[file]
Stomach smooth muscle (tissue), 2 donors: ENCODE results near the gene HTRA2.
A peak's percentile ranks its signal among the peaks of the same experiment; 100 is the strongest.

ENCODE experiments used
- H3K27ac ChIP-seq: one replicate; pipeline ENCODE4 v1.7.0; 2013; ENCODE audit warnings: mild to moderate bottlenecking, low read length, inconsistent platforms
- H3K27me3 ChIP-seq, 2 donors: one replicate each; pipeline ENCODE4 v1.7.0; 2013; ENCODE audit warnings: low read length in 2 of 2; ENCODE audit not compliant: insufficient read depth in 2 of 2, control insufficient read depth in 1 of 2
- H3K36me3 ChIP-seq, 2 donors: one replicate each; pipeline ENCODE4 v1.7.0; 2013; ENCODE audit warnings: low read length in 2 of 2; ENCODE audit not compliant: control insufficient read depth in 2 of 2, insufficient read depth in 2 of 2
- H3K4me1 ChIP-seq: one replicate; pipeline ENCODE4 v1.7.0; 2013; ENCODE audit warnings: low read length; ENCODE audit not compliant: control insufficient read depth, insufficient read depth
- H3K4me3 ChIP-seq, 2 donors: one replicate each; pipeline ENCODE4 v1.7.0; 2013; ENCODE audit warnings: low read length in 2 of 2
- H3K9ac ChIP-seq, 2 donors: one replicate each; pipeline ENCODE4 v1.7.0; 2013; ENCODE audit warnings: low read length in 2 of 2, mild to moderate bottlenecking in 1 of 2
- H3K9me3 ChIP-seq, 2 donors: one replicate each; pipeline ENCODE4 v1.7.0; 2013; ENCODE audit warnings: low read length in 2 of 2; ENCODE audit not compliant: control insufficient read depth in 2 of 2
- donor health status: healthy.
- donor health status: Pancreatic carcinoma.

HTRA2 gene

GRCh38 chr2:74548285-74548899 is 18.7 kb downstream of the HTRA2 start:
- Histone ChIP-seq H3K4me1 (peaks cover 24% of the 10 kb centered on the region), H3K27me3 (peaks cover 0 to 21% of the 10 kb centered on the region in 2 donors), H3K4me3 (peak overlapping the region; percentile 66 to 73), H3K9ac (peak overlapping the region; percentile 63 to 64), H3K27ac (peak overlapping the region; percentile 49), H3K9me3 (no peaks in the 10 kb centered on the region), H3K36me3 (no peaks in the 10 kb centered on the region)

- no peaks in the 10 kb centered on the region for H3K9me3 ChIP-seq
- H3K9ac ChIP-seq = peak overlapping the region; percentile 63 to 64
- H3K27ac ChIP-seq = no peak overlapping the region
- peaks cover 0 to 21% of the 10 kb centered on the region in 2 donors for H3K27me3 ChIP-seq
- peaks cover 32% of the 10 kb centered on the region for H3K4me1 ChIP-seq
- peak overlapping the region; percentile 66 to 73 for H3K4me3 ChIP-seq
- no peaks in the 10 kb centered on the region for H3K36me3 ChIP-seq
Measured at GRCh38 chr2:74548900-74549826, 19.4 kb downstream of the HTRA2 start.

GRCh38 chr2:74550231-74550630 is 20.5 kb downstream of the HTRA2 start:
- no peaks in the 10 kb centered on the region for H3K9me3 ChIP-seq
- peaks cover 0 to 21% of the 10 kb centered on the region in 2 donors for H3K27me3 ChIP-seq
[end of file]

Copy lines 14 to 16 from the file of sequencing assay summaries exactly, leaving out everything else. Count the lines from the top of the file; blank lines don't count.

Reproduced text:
GRCh38 chr2:74548285-74548899 is 18.7 kb downstream of the HTRA2 start:
- Histone ChIP-seq H3K4me1 (peaks cover 24% of the 10 kb centered on the region), H3K27me3 (peaks cover 0 to 21% of the 10 kb centered on the region in 2 donors), H3K4me3 (peak overlapping the region; percentile 66 to 73), H3K9ac (peak overlapping the region; percentile 63 to 64), H3K27ac (peak overlapping the region; percentile 49), H3K9me3 (no peaks in the 10 kb centered on the region), H3K36me3 (no peaks in the 10 kb centered on the region)

- no peaks in the 10 kb centered on the region for H3K9me3 ChIP-seq